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Matt Yallof

Two of a kind: Frazier, Casey cut from same 'fun' cloth

Two of a kind: Frazier, Casey cut from same 'fun' cloth

Two of a kind: Frazier, Casey cut from same 'fun' cloth play video for Two of a kind: Frazier, Casey cut from same 'fun' cloth

Stress, nerves, and butterflies often associated with mid-September playoff chases were nowhere to be found on a beautiful afternoon at Great American Ball Park. It was a few hours before game time and Reds third baseman Todd Frazier was preparing to be interviewed by former Reds star Sean Casey and MLB Network host Lauren Shehadi. I was a fly on the wall witnessing two of the best talkers and best guys associated with Major League Baseball. Think of them as twins separated at birth and by 12 years.

Casey is a former Reds star nicknamed "The Mayor" because he talks to anyone and everyone and he is liked all around the game. Frazier is the modern-day Casey. He even wears Casey's old uniform number, 21. Not only are they friends but both share the same charm and authenticity. The kind of guys you want to eat wings with while watching a game. The former Little League World Series champion admitted, when it comes to food, he's partial to a big steak and potatoes or Jersey Shore pizza.

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He's exactly what we want out celebrities to be. Fun and talkative.

Some players do interviews with as much enthusiasm as you'd have on the way to the periodontist. Not Frazier. He's the polar opposite. And he's real. I watched him on a television monitor during a commercial break. Trust me, he didn't wait for the red light to go on to deliver the charm. Lets put it this way: Everyone in the studio was glued to the interview. That's not always the case. Frazier also brought props. On this occasion, it was a Casey bobblehead doll that he talks to about hitting. Yes, that's right. He talks to a ceramic doll. The appearance by "Little Sean," as he calls him, produced laughs from "Big Sean."

On live television, Frazier read a note written by Casey about the keys to hitting. A note that Casey left in his own locker years ago at Great American Ball Park. It reads:

See the ball.
Be easy.
Sit back.
Soft front foot.
Be aggressive.
Under control.
Down to the ball.
See it deep.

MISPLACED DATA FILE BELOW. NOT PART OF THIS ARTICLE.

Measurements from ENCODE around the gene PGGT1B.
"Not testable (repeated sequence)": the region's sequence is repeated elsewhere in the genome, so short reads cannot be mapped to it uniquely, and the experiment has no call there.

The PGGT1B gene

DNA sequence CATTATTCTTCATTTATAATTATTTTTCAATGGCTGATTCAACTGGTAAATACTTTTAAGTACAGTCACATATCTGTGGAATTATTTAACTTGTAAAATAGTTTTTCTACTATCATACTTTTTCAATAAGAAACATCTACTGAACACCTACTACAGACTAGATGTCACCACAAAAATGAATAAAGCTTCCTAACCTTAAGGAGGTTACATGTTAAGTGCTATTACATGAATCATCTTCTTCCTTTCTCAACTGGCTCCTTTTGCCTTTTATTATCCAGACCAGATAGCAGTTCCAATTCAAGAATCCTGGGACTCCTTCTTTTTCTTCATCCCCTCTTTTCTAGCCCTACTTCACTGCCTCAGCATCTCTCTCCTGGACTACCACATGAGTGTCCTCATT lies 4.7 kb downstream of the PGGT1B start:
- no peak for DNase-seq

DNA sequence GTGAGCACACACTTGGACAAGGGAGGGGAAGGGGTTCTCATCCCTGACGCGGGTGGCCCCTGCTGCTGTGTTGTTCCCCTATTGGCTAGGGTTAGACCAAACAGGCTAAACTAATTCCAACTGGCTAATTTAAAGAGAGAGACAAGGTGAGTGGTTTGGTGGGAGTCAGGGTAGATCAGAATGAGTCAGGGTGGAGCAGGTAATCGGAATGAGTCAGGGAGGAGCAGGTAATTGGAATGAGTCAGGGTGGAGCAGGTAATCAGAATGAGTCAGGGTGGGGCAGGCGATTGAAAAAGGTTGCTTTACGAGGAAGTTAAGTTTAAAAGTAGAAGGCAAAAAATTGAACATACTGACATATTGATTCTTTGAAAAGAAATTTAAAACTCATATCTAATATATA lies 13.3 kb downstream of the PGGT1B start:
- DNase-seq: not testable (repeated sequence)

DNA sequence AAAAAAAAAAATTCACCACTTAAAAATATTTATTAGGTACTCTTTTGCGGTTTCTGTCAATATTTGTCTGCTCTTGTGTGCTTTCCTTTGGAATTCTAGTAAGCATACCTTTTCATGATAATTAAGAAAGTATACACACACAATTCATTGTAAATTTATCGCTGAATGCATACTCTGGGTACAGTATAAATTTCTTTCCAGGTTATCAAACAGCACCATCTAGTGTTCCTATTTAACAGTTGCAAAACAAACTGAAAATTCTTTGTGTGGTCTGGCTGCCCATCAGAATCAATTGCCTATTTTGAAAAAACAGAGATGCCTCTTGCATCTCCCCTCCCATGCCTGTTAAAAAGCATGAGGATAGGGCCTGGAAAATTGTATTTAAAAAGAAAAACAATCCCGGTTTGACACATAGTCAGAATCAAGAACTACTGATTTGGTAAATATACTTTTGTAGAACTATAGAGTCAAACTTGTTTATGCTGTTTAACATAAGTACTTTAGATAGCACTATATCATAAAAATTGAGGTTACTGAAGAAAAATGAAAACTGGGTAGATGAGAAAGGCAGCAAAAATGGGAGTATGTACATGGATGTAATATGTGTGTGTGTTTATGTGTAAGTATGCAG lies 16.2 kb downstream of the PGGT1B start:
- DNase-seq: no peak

I asked Casey after the interview how Frazier got his hands on a note that is roughly a decade old. Casey had no clue. But it doesn't really matter. Casey's diligence years ago is paying dividends today.

Frazier and his Reds are close to locking down a playoff spot for the third time in four seasons. They haven't done that since the days of the Big Red Machine. Impressive for sure, but even more so because they haven't really hit their stride yet. They've hovered all season without tearing it up. Frazier says morale and confidence are high right now. So is the "fun factor." It's a theme with this club. A team that had a reputation as having a mild mannered, low key bunch of stars.

Frazier described the scene after a few walk-off wins against the Dodgers. "Everybody's excited, everybody's dancing around, just enjoying life. Its really playoff atmosphere from here on out," he said.

Just as the interview was getting into some semi-serious baseball talk, starting pitcher Mat Latos joined in from about 10 feet away. Throwing seeds at Frazier from the dugout. Sunflower seeds. All in fun. It's contagious.

It's truly amazing Shehadi got a single word in during the interview. When she did, she asked the question I had on my mind. Who would win a talking contest? Casey or Frazier?

Easy answer, said Frazier. Casey. Not only does Casey talk on TV, said Frazier, but "Little Sean" chats it up after Frazier has a rough night and goes takes an 0-5.

No surprise but that exchange was followed by more laughs by all involved.

Between the yucks, steak talk and keys to hitting conversation, it was also revealed that Frazier used to serenade his Little League coach with Celine Dion songs. That's where he drew the line. Open mic night was not happening on live television.

What is happening is a fantastic race for the National League Central crown. The stakes are high. Winning the division most likely means sitting back and watching as the two other division rivals fight to survive a one-game playoff.

In the final few weeks we'll be able to cut the tension with a knife. So if you need to lighten the mood a bit, you know exactly who turn to.

Matt Yallof is the co-host of The Rundown on MLB Network from 2-4 p.m. ET. Follow him on twitter @mattyallofmlb. This story was not subject to the approval of Major League Baseball or its clubs.

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